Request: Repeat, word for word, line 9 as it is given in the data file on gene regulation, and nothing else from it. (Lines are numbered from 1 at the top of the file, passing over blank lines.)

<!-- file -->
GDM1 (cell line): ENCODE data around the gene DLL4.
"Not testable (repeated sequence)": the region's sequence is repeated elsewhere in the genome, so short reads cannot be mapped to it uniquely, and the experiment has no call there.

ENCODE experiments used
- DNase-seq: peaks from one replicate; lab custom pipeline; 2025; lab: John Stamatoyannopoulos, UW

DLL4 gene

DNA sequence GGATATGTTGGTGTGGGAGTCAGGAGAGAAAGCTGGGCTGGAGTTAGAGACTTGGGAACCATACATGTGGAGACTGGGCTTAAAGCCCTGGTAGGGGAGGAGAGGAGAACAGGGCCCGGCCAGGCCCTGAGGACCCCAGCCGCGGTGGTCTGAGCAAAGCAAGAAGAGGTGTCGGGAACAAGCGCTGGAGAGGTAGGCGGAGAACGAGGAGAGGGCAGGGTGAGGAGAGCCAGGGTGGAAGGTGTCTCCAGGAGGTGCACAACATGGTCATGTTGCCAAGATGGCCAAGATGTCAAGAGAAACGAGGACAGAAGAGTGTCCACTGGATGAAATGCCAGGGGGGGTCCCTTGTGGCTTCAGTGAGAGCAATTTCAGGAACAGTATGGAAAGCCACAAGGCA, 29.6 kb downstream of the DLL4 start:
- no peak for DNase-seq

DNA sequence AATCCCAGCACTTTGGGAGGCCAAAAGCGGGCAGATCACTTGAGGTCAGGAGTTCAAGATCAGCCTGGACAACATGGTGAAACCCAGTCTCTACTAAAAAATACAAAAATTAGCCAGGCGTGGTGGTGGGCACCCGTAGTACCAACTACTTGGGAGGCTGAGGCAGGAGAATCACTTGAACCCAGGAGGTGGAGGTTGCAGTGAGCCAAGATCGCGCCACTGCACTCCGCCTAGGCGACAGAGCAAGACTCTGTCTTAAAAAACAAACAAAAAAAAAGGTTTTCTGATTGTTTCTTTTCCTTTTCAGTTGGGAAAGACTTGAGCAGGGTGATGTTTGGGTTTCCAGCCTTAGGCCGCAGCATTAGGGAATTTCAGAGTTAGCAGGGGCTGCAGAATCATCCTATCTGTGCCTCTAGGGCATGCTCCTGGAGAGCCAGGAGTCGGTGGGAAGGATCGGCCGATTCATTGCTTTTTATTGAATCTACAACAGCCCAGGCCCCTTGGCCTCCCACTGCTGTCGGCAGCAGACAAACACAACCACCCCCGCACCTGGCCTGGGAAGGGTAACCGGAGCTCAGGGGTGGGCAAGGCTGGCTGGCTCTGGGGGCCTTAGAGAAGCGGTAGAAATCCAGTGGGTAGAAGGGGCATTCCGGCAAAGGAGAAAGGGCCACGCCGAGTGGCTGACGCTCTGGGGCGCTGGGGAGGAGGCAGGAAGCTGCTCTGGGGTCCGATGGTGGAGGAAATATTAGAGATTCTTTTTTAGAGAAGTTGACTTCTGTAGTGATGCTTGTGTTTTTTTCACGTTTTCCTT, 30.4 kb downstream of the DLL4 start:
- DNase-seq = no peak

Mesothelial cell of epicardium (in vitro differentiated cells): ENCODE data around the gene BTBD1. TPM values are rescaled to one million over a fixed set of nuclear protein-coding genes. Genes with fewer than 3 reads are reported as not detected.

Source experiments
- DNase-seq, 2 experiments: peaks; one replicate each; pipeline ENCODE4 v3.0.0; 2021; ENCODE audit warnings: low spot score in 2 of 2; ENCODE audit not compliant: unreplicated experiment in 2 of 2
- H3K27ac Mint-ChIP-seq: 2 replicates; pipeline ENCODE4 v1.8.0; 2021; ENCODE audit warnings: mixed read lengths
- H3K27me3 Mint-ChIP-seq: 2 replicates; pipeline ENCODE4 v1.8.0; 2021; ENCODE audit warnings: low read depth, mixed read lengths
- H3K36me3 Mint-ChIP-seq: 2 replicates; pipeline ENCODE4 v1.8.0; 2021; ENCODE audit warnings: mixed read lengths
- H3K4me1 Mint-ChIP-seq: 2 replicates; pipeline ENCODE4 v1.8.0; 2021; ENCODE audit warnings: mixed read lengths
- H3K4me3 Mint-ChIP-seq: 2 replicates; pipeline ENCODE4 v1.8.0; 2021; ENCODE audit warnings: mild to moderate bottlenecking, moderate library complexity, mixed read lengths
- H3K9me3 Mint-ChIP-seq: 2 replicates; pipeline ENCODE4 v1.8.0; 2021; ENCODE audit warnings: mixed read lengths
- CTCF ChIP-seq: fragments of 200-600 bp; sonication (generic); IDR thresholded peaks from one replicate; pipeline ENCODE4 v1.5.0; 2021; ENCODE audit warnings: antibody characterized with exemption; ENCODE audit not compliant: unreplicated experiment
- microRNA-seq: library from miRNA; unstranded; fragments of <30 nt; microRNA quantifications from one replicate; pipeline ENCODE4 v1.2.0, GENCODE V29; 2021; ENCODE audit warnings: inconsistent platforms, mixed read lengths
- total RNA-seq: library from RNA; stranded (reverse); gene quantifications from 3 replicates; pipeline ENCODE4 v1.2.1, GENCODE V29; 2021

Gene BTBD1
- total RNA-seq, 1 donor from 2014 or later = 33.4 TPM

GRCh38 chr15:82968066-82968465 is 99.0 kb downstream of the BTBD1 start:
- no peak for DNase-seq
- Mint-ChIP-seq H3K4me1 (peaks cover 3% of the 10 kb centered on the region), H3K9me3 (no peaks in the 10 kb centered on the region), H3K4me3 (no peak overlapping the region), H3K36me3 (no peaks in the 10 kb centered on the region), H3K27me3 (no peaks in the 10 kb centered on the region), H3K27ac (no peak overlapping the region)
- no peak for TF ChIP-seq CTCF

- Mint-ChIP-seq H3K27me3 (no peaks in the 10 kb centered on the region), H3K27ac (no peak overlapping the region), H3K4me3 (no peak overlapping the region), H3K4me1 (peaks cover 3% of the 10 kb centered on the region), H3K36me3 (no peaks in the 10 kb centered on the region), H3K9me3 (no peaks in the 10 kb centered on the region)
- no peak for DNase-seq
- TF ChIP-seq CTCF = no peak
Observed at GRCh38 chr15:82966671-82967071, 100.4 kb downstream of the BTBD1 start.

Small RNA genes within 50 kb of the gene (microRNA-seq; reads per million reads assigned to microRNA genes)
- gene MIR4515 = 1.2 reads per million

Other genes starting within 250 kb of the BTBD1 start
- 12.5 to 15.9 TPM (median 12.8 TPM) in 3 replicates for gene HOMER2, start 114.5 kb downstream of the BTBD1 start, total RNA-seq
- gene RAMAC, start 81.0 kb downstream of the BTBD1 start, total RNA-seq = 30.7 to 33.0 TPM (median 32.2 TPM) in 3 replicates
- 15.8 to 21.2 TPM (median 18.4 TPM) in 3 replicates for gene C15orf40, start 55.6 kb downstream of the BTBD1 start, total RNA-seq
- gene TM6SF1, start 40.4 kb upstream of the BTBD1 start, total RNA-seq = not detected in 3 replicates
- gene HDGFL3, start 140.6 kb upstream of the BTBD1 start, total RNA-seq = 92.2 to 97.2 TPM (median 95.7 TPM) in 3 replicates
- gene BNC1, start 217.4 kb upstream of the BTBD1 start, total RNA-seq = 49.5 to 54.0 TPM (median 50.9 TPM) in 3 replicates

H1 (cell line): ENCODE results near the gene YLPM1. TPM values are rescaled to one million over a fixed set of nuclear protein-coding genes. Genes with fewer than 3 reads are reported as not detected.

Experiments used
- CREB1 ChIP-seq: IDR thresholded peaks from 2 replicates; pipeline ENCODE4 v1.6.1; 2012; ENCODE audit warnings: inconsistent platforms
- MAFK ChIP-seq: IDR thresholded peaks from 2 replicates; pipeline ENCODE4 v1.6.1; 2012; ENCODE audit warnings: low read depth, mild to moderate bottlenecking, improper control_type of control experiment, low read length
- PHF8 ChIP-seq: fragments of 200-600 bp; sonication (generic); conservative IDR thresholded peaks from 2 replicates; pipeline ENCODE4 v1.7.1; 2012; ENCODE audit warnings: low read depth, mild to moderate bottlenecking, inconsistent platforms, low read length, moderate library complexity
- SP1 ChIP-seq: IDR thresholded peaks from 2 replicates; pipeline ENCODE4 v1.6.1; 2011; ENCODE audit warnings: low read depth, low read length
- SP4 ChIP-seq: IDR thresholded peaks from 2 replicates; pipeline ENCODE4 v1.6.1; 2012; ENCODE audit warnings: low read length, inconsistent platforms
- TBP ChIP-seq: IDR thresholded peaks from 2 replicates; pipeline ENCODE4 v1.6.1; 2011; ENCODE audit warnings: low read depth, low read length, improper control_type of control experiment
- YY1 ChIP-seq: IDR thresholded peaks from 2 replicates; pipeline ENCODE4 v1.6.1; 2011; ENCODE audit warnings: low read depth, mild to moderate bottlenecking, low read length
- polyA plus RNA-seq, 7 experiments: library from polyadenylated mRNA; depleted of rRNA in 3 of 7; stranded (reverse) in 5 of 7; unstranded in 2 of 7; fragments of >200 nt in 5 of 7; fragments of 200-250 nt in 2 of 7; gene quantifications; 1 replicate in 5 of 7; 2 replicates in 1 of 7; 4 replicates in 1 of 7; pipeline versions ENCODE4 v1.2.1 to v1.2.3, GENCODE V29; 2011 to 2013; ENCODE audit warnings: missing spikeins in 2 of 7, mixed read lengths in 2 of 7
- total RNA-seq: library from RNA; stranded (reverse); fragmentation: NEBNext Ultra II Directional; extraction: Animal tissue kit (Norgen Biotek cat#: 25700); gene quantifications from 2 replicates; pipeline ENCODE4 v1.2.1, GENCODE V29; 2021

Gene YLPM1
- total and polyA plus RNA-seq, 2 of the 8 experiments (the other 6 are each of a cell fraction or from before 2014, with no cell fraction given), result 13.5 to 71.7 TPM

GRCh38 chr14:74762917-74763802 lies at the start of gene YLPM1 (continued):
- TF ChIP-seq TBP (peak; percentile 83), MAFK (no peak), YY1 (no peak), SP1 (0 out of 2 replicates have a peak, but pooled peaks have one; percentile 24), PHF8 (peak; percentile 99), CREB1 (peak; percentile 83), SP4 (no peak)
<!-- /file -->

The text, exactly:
- DNase-seq = no peak